While Perry has been at the helm for major building projects from the Barlow Planetarium and the Weis Earth Science Museum to the new $13.9 million Communication Arts Center, that bears his name [note: only the 362-seat main hall in the CAC actually bears Perry’s name.], bricks and mortar are the easy part, he said.
"The most important part of my job is helping faculty find better ways to reach today’s students. Things have changed a lot since 1993."
In response to student and community needs, Perry has overseen everything from the shift to more interactive teaching to the addition of "learning communities" within the curriculum that led to such joint multidisciplinary efforts as studying water issues from multiple points of view.
"Those things make a huge difference in the educational outlook of students because that’s the way the world works," he said of efforts to make education at UWFV as relevant and accessible as possible.
Eagon cited the collaborative degree program with UW-Platteville in mechanical and electrical engineering as an example of how Perry has broadened and enhanced curriculum.
"That was Jim working with community and business leaders to figure out what was needed and how to do it," Eagon said.
Perry maintains the many UWFV milestones of the past 17 years are the result of "collective vision. I have never felt that I had ‘the"’ vision. I’ve been fortunate to have stellar people making me look good. We have some really innovative people here on the faculty and staff. You have to find ways to allow them to explore that creativity."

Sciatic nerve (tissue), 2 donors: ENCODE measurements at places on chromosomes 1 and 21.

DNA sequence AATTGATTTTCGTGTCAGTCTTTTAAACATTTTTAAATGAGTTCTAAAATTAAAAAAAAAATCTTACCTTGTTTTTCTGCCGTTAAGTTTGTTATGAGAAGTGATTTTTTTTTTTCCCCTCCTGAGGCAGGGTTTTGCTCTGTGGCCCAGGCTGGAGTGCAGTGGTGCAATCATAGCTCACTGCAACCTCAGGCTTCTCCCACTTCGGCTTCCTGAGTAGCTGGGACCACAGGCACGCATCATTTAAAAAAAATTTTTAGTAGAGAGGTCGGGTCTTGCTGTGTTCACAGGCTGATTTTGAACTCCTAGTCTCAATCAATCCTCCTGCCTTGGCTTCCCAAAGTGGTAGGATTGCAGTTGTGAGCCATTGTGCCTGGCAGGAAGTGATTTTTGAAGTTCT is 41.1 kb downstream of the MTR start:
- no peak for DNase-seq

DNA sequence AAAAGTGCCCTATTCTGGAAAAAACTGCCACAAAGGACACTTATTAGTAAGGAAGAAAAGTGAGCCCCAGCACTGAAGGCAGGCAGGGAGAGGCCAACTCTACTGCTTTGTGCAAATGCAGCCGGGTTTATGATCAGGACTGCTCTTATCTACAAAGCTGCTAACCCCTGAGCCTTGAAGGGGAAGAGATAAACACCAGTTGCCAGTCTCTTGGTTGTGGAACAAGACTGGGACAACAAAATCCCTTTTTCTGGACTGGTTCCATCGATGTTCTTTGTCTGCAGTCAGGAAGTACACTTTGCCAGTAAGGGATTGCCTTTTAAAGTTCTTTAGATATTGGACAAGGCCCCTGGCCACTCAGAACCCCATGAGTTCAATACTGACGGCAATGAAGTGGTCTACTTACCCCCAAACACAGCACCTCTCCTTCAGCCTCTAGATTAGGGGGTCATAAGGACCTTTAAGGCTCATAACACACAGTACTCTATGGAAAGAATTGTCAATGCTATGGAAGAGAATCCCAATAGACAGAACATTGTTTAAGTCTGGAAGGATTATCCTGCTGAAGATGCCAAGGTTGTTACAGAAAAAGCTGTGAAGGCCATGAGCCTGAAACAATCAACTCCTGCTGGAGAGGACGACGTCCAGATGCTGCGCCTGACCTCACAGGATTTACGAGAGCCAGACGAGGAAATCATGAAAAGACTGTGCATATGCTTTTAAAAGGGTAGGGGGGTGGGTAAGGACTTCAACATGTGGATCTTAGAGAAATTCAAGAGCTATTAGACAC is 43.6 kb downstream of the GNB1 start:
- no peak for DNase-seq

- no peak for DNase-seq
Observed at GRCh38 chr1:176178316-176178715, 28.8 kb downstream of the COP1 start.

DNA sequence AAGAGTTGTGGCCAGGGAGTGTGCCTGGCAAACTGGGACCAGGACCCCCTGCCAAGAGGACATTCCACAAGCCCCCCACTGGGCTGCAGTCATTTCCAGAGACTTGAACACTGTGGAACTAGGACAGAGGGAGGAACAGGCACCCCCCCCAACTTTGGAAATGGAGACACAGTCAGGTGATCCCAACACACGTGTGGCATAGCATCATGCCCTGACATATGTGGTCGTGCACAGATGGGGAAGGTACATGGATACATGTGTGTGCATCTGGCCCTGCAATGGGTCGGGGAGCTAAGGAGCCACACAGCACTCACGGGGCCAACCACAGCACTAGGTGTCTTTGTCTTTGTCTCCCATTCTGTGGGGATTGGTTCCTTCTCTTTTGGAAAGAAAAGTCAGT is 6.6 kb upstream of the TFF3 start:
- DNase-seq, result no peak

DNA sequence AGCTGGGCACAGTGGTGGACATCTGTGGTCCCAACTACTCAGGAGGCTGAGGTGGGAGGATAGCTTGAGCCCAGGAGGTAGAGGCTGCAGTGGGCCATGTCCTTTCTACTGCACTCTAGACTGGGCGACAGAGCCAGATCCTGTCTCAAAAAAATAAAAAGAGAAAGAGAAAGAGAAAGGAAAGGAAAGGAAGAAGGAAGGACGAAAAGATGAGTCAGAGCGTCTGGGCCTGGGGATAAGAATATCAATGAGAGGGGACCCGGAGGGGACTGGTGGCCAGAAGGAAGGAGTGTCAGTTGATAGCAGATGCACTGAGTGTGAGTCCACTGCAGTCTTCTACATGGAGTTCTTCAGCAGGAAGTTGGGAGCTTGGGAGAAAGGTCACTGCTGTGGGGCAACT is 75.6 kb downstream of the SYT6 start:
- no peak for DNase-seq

From his work with private donors and Outagamie and Winnebago County supervisors, which are strong supporters of UWFV, to his ability to inspire staff to "stretch themselves" and innovate, Perry has made an indelible mark here, Frantz and Eagon said.
Early on, Perry realized the "unique relationships" UWFV had with various Fox Cities organizations and worked hard to nurture them, Frantz said.
"We are a much stronger campus now. We have new ties to our community as a result of projects he has taken on like the Barlow, Weis and Communication Arts Center. They are facilities that benefit the campus but really benefit the greater community.
Perry agreed that has been a focus.
"It really has been a never-ending objective since the day I walked in – how can I get the Fox Valley community to realize what a gem is right in our own backyard?
"Each thing accomplished has brought new groups of people on campus to see first-hand the quality our faculty and students bring to the community, and that has been rewarding."
Perry said he’s honored to receive this award.
"Tom Scullen was a friend of mine and he was a true education visionary. He always had ideas going. To receive an award in his name is like one of those life achievements.
"When you respect somebody like I respect Tom, to be anywhere in his class, and in the company of the previous recipients (Don Brown and Dr. John Mielke), is really humbling."